Creating Detailed Textures
with Grown Mycelium

Jennifer Weiler
in collaboration with Piyum Fernando,
Nipuni Siyambalapitiya, and Stacey Kuznetsov
Summer 2018
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This work was completed as part of a larger project about potential applications of mycelium—the vegetative part of a fungus made up of fine filaments that can be grown on a substrate to take a specific form.

The type of mycelium we used for these experiments are developed and marketed in a 'Grow-it-Yourself' (GIY) kit, wherein each bag contains dehydrated spores mixed with a recycled agricultural waste substrate. As detailed in the vendor's instructions, growing the mycelium kit consists of two stages. First, the mycelium spores are reactivated by adding 3 cups of water and 4 tbsp of all-purpose flour and kept in a cool, dark area for 2-3 days. Then, the contents are mixed with an additional 4 tbsp of flour and shaped into a desired form using a variety of molding and sculpting methods. The shaped material then grows for another 4-5 days and can be cured in a regular oven or air-dried using a regular fan to halt its growth.

To see more about Piyum Fernando's and Nipuni Siyambalapitiya's
experiments growing mycelium, click here.


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Physical Replicas of 3D Models Grown out of Mycelium

As part of our mycelium research, we explored the possibilities of growing mycelium forms out of digitally designed 3D models. In this workflow, we started by 3D printing a single copy of a CAD model using a Makerbot 3D printer. We then made negative molds of the 3D printed model using silicone plastique, a commercially available two-part putty solution which, when mixed, permanently takes on a desired shape while remaining bendable for easy removal of mycelium grown inside it. Through this method, we transferred the form and surface details of the 3D printed object to a flexible plastique mold that could be easily reused for growing mycelium multiple times.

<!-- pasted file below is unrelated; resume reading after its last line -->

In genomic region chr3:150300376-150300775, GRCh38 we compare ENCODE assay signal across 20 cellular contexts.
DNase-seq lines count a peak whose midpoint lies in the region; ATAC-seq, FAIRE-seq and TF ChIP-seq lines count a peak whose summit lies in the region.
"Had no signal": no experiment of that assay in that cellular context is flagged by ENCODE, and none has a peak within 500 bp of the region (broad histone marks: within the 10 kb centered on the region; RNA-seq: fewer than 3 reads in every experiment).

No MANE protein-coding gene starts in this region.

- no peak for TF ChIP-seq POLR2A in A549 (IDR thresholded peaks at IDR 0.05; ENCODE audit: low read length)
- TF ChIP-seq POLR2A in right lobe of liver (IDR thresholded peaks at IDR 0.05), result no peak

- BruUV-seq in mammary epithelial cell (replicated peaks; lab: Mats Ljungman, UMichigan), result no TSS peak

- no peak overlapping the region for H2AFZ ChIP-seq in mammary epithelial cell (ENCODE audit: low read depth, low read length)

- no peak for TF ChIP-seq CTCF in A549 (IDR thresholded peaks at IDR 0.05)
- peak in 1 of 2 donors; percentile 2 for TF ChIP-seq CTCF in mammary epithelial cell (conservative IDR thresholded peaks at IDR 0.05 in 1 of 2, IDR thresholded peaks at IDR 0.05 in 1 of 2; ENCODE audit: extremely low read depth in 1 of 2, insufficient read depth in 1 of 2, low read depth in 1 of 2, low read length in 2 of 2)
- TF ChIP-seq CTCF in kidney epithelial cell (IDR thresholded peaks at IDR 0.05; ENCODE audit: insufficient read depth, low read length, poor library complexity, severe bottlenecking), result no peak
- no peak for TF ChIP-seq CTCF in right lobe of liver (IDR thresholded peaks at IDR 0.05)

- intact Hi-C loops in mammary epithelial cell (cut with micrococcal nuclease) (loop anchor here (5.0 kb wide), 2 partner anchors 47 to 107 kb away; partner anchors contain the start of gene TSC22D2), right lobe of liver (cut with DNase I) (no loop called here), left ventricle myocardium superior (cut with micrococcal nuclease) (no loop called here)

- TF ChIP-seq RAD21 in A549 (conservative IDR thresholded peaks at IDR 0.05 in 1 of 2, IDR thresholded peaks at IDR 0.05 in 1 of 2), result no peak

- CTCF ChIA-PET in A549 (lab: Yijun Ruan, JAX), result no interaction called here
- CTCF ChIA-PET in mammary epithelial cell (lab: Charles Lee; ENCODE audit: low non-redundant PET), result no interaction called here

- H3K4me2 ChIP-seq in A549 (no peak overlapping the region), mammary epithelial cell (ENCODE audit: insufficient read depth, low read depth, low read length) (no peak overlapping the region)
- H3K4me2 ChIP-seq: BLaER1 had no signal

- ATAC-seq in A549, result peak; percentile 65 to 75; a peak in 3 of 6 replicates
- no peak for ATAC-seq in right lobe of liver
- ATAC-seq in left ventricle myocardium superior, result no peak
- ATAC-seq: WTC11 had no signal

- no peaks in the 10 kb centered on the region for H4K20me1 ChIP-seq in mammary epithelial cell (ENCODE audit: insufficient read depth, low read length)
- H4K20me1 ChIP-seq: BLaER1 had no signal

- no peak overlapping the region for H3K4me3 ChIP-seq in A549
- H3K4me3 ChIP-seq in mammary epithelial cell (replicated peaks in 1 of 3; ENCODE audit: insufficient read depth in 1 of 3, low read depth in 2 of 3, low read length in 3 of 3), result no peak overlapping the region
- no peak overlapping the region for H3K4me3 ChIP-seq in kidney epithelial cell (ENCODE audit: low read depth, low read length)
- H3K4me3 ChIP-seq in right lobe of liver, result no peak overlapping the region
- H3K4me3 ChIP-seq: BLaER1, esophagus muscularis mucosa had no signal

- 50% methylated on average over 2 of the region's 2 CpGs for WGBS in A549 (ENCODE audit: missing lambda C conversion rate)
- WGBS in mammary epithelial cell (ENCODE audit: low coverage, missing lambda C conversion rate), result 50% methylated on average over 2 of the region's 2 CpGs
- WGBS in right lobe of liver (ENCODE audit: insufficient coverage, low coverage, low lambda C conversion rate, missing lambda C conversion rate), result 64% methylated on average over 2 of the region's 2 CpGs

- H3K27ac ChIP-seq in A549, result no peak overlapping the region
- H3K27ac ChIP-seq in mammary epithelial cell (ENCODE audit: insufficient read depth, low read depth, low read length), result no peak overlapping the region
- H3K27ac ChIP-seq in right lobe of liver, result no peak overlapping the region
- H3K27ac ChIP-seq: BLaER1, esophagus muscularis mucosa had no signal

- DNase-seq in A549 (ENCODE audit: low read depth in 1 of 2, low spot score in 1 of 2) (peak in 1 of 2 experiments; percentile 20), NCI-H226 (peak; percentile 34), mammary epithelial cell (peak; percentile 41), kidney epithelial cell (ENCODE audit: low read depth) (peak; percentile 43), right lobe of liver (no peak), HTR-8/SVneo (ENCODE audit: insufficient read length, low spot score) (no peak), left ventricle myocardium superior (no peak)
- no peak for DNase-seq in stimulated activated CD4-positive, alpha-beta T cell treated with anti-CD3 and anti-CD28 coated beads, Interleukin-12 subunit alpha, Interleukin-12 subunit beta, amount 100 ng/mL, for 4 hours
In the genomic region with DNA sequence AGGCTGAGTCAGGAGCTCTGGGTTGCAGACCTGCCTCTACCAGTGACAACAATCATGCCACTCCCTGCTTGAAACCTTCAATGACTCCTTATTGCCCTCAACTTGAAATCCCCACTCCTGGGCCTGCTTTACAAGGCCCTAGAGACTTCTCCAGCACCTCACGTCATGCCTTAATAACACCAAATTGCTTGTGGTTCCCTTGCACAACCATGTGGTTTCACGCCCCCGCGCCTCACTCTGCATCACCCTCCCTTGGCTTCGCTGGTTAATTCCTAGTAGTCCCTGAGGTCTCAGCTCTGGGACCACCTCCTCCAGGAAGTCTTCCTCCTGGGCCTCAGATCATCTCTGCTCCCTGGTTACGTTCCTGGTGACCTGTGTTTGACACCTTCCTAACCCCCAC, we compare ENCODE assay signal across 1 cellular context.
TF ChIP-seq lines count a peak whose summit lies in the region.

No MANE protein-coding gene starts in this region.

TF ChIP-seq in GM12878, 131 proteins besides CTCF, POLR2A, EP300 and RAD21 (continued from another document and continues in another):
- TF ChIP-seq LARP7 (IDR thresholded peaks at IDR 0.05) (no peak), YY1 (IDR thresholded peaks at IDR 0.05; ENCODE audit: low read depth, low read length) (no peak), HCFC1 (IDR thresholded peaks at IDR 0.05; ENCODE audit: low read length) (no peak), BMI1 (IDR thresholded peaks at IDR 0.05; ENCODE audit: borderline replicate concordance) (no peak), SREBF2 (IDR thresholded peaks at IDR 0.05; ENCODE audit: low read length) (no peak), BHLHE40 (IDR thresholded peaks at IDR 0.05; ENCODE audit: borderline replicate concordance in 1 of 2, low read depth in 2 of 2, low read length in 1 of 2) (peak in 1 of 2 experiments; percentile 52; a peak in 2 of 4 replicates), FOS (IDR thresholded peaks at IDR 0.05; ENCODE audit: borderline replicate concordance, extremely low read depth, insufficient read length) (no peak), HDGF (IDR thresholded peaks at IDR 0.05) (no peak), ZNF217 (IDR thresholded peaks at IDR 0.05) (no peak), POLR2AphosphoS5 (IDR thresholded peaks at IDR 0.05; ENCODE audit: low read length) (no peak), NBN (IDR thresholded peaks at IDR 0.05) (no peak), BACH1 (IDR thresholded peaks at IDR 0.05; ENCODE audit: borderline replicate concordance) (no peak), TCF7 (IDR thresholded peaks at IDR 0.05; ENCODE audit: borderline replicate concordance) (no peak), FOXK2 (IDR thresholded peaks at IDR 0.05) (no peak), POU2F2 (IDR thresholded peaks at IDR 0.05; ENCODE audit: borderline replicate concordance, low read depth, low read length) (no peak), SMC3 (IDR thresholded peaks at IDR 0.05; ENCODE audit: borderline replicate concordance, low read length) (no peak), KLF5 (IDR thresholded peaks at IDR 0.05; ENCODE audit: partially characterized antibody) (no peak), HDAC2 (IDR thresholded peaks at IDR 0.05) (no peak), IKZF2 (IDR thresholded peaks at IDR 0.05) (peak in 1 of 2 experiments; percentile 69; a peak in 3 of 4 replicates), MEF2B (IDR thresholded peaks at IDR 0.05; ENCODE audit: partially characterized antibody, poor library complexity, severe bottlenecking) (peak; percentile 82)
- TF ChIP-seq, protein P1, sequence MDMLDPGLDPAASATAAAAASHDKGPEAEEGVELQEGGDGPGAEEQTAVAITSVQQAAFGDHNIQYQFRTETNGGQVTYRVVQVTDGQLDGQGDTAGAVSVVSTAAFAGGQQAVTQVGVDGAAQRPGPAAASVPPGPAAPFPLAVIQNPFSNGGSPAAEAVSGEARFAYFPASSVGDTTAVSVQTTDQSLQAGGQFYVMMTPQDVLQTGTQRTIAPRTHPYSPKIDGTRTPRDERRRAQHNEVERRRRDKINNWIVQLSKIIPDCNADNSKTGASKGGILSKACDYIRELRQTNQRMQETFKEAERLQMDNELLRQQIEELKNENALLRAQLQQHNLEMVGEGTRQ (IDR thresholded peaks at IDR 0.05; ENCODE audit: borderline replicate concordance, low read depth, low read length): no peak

To see more about our use of silicone molds in other projects, click here.

Below: mycelium grown in silicone molds (with magnets attached)


As an experiment to encourage mycelium growth into the small crevices and details of the mold, we tried sprinkling flour onto the mold before adding the mycelium mixture and leaving the mycelium in the molds for 10 days, rather than the recommended 5-6. This approach resulted in mycelium objects that captured nearly all of the fine textural and visual details of our initial CAD model.

In the finished molds, items that were given longer to grow and sprinkled with extra flour appear white (as the mycelium had grown into all the details in the mold) while the mycelium grown under original instructions still have the visible grain of the growing substrate.

Below: finished mycelium objects.


Below: other examples of mycelium experiments. While each result is unique,
items given extra flour and time to grow were able to better fill out the details of the mold.